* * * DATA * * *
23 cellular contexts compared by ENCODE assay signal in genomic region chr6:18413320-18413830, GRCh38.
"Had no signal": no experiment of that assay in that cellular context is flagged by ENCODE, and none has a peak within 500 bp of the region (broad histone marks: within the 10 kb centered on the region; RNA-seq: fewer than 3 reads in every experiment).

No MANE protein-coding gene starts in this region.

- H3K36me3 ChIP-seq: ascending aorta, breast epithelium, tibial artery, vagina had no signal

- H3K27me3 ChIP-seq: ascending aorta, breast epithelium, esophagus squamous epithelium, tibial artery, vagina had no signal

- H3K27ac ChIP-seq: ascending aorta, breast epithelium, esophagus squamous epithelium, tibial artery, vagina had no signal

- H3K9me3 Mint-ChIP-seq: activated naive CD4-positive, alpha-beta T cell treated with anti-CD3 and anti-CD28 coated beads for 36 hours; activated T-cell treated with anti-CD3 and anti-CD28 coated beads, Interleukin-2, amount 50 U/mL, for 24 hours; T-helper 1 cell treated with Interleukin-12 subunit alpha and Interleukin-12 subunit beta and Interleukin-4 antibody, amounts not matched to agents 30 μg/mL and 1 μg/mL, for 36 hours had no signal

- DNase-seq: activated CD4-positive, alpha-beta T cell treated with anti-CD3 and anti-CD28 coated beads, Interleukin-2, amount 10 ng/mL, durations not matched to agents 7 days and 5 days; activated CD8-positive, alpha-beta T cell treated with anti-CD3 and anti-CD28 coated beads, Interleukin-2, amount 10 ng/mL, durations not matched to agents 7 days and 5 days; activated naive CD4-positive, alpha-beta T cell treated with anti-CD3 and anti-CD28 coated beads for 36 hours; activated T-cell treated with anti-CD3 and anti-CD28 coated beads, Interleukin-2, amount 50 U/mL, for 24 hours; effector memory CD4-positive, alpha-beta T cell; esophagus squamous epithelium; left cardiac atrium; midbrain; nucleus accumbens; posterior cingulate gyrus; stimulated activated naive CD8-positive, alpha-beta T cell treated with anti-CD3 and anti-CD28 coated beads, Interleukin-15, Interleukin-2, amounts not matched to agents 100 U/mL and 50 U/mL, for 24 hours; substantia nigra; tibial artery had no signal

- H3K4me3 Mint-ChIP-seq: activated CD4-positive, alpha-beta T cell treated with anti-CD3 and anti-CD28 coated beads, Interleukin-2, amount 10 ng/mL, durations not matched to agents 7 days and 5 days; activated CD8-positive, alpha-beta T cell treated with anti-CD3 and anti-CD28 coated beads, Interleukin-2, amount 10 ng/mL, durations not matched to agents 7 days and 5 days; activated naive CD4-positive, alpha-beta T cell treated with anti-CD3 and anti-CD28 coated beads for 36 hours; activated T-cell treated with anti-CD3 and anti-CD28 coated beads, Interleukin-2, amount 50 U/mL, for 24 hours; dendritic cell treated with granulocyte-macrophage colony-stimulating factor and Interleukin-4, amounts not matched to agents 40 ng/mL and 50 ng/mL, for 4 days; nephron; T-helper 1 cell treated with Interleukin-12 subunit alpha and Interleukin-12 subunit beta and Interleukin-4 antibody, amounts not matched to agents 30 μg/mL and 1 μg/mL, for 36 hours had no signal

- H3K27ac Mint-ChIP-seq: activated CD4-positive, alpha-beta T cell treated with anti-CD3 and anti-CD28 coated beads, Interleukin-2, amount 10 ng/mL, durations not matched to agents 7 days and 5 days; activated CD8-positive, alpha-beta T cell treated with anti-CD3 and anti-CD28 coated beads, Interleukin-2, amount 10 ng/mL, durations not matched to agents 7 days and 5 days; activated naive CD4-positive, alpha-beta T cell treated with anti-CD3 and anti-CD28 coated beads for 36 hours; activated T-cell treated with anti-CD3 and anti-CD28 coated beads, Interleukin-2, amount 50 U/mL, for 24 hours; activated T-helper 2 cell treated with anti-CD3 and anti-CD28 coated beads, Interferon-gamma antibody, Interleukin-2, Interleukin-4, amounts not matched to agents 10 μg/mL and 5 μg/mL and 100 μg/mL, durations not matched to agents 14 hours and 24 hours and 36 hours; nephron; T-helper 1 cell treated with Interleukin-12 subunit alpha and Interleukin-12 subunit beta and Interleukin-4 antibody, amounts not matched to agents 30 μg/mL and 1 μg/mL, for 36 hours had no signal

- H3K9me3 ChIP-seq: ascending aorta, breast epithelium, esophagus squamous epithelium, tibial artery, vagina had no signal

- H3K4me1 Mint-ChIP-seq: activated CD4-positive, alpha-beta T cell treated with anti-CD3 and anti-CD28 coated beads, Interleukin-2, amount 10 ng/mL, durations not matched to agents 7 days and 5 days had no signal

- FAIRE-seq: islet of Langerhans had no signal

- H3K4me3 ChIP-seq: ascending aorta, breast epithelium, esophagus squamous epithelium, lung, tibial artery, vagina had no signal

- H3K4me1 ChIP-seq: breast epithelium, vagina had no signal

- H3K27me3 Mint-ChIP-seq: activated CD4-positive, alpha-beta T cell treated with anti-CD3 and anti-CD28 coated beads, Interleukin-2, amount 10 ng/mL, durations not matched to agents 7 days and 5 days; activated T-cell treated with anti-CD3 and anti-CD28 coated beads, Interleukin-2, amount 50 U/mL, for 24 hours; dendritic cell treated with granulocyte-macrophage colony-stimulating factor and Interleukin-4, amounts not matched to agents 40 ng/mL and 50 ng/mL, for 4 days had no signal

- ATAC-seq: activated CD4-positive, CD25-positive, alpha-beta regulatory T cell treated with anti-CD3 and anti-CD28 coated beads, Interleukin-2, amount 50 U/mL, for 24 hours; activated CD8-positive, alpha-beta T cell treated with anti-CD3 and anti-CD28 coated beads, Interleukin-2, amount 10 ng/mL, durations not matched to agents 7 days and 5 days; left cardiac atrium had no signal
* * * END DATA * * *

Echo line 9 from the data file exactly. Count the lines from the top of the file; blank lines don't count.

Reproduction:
- H3K4me3 Mint-ChIP-seq: activated CD4-positive, alpha-beta T cell treated with anti-CD3 and anti-CD28 coated beads, Interleukin-2, amount 10 ng/mL, durations not matched to agents 7 days and 5 days; activated CD8-positive, alpha-beta T cell treated with anti-CD3 and anti-CD28 coated beads, Interleukin-2, amount 10 ng/mL, durations not matched to agents 7 days and 5 days; activated naive CD4-positive, alpha-beta T cell treated with anti-CD3 and anti-CD28 coated beads for 36 hours; activated T-cell treated with anti-CD3 and anti-CD28 coated beads, Interleukin-2, amount 50 U/mL, for 24 hours; dendritic cell treated with granulocyte-macrophage colony-stimulating factor and Interleukin-4, amounts not matched to agents 40 ng/mL and 50 ng/mL, for 4 days; nephron; T-helper 1 cell treated with Interleukin-12 subunit alpha and Interleukin-12 subunit beta and Interleukin-4 antibody, amounts not matched to agents 30 μg/mL and 1 μg/mL, for 36 hours had no signal